Chief Government Architect of the Netherlands

The Chief Government Architect (Dutch: Rijksbouwmeester) is the senior architect for the Dutch Ministry of Housing, Spatial Planning and the Environment (VROM). The Chief Architect's responsibility is to protect and stimulate the architectural quality and urban suitability of government buildings in the Netherlands. The position was previously known as Chief National Architect (landsbouwmeester) and Royal Chief Architect (rijksarchitect).[1]

The Chief Architect provides an architect's view in urban planning projects and national, architectural policy. The architect is authorized to advise the government on relevant issues, either at the request of the government or of his own accord. The idea is also that he will pay special attention and act as a sort of guardian for monuments and other buildings of value as cultural heritage, as well as the use of visual art in government buildings.

The Chief Architect is officially the chief advisor to the Director-General of the Rijksgebouwendienst, the agency within VROM that manages government buildings. He is also the chief advisor for architectural policy to the ministers of VROM, of Housing, Neighborhoods and Integration and other ministers with responsibilities in this policy area. He is the head of his own staff bureau, the Chief Architect's Studio (Dutch: Atelier Rijksbouwmeester), which assists him in his duties. Starting in 2005 the Studio also houses three other policy advisors with similar tasks: the Government Advisor on Landscape, the Government Advisor on Infrastructure and the Government Advisor on Cultural Heritage. The four together are the College of Government Advisors.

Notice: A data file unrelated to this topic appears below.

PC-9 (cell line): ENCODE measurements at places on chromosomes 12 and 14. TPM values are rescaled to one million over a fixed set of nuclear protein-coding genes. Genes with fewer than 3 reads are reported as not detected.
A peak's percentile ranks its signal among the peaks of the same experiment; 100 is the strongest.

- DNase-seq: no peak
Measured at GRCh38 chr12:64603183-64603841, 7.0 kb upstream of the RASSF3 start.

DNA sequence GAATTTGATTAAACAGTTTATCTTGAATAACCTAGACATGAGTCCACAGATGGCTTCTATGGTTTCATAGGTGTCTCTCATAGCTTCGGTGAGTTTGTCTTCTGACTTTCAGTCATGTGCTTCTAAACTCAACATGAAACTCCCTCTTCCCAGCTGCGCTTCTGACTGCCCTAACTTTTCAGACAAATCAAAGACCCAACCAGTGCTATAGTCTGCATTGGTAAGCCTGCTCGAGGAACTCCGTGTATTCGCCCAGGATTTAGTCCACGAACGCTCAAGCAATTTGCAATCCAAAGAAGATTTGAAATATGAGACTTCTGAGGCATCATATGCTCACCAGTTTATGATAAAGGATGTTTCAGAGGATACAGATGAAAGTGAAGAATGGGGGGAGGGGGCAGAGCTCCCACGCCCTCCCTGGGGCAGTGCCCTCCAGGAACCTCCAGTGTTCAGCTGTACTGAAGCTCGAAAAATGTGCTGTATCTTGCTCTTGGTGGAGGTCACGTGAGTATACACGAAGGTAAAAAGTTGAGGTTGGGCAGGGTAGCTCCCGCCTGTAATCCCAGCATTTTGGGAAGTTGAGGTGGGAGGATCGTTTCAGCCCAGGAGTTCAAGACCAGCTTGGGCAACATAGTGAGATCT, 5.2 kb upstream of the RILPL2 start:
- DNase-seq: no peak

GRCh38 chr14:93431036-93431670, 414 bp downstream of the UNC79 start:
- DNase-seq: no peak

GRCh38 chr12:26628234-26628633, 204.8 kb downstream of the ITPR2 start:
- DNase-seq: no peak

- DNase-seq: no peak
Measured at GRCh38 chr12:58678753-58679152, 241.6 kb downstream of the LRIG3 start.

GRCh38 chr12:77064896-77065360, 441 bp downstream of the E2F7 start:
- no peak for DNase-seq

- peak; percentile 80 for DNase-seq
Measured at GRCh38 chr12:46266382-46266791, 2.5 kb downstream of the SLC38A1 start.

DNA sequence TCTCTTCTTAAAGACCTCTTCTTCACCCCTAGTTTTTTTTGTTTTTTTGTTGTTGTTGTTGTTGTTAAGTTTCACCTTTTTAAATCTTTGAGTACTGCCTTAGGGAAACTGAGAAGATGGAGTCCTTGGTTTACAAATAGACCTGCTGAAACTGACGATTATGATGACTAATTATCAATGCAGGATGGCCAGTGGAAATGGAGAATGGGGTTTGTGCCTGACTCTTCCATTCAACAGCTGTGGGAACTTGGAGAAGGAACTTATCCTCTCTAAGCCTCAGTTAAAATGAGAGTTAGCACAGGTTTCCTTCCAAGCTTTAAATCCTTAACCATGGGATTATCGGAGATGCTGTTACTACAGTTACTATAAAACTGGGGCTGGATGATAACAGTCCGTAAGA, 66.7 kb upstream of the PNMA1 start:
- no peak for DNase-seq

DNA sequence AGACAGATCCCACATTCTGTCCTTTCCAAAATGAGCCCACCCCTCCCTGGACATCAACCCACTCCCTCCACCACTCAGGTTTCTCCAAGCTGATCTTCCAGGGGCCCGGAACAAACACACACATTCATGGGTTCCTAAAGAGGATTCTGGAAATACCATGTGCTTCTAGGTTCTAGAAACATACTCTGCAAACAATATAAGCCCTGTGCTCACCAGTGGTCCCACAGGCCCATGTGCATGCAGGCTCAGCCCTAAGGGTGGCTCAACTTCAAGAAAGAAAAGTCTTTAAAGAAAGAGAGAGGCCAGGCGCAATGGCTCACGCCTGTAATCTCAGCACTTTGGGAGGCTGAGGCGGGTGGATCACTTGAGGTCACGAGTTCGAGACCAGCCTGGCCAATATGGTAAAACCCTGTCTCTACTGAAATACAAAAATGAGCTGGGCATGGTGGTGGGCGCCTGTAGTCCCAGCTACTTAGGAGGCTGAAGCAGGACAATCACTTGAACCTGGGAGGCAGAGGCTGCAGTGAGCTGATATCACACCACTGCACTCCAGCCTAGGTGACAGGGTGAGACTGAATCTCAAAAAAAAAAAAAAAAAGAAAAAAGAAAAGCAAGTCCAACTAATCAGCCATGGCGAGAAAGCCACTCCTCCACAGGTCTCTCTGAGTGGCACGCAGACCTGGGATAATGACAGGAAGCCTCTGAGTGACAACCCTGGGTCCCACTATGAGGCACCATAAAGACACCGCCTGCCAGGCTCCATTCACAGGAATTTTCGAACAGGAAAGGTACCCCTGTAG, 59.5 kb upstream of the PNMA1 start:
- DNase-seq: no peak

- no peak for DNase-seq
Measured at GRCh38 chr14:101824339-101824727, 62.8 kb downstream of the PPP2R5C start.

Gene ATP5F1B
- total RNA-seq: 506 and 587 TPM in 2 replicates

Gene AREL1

The Chief Architect has great influence on urban building projects, as he decides which architects are allowed to bid on projects of the Rijksgebouwendienst.

The position of Chief Government Architect of the Netherlands has existed, under one name or another, since 1806. In that year Jean-Thomas Thibault was first named Royal Architect. The position was not unique between 1870 and 1920 as several Master Builders held the title simultaneously, each working for a different government service doing some sort of construction. After the formation of the Rijksgebouwendienst in 1924, only one Chief Architect position remained and he was in charge of the actual design work for government building. This changed to the current advisory position in the period 1958-1971, when Jo Vegter was Chief Architect. Following the new definition of the office (which was more neutral), the requests for the Chief Architect's involvement increased. During the 1980s his responsibilities were increased as well and finally it became necessary to create the other three Government Advisorships, to deal with the glut of work.

In 1998 a similar position was created in Flanders, the Flemish Government Architect.

Master BuildersEdit

ReferencesEdit

  1. ^ (in Dutch) Corjan van der Peet & Guido Steenmeijer (ed): De Rijksbouwmeesters. Twee eeuwen architectuur van de Rijksgebouwendienst en zijn voorlopers. Rotterdam: Uitgeverij 010, 1995

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